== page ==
Making a Case for Extending John Means Soon
Although it may be too soon to tell, the Orioles may have a top starter in 27-year-old John Means.
Means was drafted in the 46th round of the 2011 MLB draft by the Atlanta Braves, but was recommended to attend college. The former West Virginia Mountaineer was drafted by the Orioles in the 11th round of the 2014 MLB draft, making his big-league debut in September 2018.
Means had an excellent rookie season for the Orioles in 2019, going 12-11 with a 3.60 ERA in 27 starts and being named to the first All-Star Game of his career. He was the only Oriole pitcher to have double-digit wins and accounted for nearly one-quarter of the entire team’s wins (54).
The 2020 season was a downfall of a season for Means, holding a 2-4 record with a 4.53 ERA in 10 starts. He only pitched 43.2 innings and allowed 22 runs during that span. This season can almost be forgiven because of the unexpected effects from COVID-19, which involved a shortened season and a season opener in July.
It is only three starts into the season but Means seems to have found his edge again. In 16.2 innings, he has only allowed 13 hits, four runs and four walks. This is the start he was looking for to boost his confidence for a long season.
Means’ three years of arbitration are set to begin following the 2021 season, which would make him an unrestricted free agent after the 2024 season. Giving him a deal soon would not only solidify his spot on the Orioles for years to come but also show that the Orioles are preparing for the next several years at becoming contenders again.
Means is also entering his prime years, as he is set to turn 28 years old on April 24 and may have his best years ahead of him.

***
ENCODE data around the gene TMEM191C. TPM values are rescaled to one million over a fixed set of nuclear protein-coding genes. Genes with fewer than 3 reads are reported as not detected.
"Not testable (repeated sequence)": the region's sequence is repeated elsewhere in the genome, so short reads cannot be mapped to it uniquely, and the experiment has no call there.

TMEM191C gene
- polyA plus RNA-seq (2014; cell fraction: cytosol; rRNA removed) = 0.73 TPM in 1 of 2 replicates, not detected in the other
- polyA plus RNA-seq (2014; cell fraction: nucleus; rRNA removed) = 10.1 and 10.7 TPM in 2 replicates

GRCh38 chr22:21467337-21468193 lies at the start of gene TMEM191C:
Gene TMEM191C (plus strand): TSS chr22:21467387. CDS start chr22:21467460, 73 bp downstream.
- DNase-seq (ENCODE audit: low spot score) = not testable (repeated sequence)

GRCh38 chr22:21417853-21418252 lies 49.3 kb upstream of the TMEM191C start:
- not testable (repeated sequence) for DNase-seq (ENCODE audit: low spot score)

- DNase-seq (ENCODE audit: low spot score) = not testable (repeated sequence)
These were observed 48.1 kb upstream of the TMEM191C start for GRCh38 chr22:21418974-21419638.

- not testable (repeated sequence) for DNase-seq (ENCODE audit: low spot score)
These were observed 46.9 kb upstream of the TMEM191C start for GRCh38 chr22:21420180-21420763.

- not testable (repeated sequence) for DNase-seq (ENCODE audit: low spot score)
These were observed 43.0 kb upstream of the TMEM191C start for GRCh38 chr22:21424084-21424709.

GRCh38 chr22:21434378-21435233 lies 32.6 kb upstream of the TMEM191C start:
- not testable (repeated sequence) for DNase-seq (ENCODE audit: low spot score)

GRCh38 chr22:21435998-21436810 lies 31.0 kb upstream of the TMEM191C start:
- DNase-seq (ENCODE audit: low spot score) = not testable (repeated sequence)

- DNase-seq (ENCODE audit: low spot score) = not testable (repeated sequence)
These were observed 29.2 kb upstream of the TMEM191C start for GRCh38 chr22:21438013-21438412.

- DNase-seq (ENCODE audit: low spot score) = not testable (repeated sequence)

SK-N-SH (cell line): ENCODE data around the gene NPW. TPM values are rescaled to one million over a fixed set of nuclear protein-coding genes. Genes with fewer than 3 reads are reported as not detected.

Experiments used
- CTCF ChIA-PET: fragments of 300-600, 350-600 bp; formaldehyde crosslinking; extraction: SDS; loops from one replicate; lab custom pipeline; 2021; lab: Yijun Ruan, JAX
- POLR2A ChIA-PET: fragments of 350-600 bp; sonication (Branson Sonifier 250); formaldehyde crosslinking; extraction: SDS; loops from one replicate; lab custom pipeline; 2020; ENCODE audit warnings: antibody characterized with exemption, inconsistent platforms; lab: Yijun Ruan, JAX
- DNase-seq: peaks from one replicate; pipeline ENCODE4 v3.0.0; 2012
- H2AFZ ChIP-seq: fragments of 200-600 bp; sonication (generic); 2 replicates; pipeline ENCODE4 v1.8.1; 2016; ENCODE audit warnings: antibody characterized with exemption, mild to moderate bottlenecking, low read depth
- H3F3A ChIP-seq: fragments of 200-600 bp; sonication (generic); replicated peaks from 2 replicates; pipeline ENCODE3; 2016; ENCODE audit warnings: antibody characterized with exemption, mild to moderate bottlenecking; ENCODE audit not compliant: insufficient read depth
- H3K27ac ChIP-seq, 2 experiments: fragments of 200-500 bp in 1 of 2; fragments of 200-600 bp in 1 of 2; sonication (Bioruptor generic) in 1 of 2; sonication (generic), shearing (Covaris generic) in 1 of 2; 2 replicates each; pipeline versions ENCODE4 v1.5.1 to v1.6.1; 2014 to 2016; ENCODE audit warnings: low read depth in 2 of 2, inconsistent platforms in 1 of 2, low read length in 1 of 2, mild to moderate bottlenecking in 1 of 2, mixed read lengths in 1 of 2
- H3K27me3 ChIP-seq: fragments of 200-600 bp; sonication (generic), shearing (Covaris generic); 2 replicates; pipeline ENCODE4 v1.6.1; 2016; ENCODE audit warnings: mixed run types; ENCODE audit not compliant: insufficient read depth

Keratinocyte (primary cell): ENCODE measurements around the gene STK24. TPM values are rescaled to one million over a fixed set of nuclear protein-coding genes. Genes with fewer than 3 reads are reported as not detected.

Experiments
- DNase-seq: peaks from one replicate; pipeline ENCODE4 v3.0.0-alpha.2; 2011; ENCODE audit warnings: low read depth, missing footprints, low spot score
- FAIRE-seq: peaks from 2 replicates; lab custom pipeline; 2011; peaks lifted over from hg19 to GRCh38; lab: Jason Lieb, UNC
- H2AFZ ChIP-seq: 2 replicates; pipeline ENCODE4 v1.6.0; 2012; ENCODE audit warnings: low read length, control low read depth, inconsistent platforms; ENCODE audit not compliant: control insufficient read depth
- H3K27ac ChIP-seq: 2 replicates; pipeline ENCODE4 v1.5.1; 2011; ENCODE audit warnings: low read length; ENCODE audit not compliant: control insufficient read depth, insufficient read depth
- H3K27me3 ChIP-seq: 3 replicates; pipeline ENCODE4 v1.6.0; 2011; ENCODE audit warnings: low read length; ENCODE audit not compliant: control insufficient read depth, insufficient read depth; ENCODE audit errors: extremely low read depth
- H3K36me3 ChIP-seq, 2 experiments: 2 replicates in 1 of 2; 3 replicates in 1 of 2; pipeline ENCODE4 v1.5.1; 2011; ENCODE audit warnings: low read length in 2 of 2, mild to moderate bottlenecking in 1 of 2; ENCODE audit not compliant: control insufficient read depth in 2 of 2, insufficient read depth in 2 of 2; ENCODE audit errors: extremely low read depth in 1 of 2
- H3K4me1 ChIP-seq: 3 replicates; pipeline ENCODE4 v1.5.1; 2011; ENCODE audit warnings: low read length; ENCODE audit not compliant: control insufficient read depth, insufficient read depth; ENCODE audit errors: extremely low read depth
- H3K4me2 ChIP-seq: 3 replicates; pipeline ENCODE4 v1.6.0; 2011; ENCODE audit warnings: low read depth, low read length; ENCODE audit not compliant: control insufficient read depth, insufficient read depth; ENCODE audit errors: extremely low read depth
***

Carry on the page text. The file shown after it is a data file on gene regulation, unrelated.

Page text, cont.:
So what could a contract extension look like if it is set to begin next season and cover Means’ arbitration years? A good starting point would be the Luis Severino contract he signed with the Yankees before the 2019 season.
Severino inked a four-year, $40 million contract with a club option for a fifth season valued at $15 million with a $2.75 million buyout. The deal covered all three years of arbitration, plus two extra seasons of Yankee control. It was a contract that gave Severino more money earlier in his career but would save the Yankees money over time.
This could be a starting point for Means, who has not had the same success as Severino has had. However, there is a striking similarity between the two pitchers.
At the time, Severino was seen as the Yankees’ ace and one of the best pitchers in baseball. Means may not be one of the best in the league, but he is undoubtedly the Orioles’ ace. They need to keep him around for the future and make sure that happens sooner rather than later.
Pitching has not been a friend of Baltimore’s over the past few seasons. The team ranked last in the American League in ERA (5.59), home runs allowed (305) and earned runs (897) in 2019. Of all the bad pitchers from that season, Means stood out as one of the best, if not the best.
The time is coming up for the Orioles to make it known that they want to take this ball club to the next level over the next few seasons and a Means’ extension would be a great start. If the Orioles can get him signed to a deal similar to Severino’s, they might have themselves a solid ace for the next half-decade.